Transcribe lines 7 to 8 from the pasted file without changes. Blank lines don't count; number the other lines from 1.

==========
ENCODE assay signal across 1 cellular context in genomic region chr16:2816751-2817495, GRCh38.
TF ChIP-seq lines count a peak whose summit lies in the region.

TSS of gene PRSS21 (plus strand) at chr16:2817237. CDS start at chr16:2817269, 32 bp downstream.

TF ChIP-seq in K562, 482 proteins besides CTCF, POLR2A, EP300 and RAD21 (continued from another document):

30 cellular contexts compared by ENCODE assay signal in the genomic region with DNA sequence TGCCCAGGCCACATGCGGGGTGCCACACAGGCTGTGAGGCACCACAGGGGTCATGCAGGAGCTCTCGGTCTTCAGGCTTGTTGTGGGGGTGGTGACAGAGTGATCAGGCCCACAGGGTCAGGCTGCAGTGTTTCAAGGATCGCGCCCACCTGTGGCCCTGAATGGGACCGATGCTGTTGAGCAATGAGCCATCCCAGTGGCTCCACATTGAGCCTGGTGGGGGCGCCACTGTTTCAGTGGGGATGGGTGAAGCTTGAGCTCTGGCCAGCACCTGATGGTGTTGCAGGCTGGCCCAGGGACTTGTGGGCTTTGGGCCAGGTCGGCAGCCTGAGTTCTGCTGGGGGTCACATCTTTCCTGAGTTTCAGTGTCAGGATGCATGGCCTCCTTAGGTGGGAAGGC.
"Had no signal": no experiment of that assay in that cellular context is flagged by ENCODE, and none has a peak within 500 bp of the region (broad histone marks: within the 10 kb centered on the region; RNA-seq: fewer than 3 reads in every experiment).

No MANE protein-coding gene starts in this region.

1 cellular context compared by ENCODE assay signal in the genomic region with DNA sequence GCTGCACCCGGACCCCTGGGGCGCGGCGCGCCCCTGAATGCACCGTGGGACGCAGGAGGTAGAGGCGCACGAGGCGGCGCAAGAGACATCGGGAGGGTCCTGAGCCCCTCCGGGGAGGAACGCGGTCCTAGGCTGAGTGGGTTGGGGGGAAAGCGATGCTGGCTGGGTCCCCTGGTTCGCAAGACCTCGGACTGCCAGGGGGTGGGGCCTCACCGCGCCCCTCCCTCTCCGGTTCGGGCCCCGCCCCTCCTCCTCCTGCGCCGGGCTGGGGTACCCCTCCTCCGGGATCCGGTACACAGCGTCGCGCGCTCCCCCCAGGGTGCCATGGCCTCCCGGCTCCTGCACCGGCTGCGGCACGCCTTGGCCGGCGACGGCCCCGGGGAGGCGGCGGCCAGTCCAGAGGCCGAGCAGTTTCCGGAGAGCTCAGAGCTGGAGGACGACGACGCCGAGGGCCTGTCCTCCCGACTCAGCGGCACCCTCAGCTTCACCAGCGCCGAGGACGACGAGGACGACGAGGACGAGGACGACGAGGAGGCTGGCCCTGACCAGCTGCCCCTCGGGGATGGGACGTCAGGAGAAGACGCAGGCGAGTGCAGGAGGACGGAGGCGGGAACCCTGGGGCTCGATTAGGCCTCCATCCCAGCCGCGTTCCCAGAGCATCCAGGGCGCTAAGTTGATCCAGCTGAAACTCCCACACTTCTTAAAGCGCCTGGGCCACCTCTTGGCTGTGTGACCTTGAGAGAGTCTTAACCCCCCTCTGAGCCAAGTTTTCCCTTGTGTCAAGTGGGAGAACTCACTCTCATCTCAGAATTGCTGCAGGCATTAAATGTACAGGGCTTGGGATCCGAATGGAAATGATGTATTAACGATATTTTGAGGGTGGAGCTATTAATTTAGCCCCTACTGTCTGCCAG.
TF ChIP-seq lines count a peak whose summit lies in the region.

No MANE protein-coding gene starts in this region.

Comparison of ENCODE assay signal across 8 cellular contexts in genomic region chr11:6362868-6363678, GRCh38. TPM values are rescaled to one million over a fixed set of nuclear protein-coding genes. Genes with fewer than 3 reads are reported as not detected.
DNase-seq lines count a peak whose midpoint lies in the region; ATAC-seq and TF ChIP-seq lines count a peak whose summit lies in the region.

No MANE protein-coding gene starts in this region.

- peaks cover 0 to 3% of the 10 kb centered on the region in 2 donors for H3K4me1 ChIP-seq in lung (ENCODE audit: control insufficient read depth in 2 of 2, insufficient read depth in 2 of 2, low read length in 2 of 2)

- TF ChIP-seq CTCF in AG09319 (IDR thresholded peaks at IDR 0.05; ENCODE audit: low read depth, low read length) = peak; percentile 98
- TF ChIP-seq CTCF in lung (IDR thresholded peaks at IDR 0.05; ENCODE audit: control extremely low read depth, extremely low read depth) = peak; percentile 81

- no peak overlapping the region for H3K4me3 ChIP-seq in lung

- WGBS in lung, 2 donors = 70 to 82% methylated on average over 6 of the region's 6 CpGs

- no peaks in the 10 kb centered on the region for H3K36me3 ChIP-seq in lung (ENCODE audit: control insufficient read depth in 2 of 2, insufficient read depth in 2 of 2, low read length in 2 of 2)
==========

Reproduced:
No MANE protein-coding gene starts in this region.

1 cellular context compared by ENCODE assay signal in the genomic region with DNA sequence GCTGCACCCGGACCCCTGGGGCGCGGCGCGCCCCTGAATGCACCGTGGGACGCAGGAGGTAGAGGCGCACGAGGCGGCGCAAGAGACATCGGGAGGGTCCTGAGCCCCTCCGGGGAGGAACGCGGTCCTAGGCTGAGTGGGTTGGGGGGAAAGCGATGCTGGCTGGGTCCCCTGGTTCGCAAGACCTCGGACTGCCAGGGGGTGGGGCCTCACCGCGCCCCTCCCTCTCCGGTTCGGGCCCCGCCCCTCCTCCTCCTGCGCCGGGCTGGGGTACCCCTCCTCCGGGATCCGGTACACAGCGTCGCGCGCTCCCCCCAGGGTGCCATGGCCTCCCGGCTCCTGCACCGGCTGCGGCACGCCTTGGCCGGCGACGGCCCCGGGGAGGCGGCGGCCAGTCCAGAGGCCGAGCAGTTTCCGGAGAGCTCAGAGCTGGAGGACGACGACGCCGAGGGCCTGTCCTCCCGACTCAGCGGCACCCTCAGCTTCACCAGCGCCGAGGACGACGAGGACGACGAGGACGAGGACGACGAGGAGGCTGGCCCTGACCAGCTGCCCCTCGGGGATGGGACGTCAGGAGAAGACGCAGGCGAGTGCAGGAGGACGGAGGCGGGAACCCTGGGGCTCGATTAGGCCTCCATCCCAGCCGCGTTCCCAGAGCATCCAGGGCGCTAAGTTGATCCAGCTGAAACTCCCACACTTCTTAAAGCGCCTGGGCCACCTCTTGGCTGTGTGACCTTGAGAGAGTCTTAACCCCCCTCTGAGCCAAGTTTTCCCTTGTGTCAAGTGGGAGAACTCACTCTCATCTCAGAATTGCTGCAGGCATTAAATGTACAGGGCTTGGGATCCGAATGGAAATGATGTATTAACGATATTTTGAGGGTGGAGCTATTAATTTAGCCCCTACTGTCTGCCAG.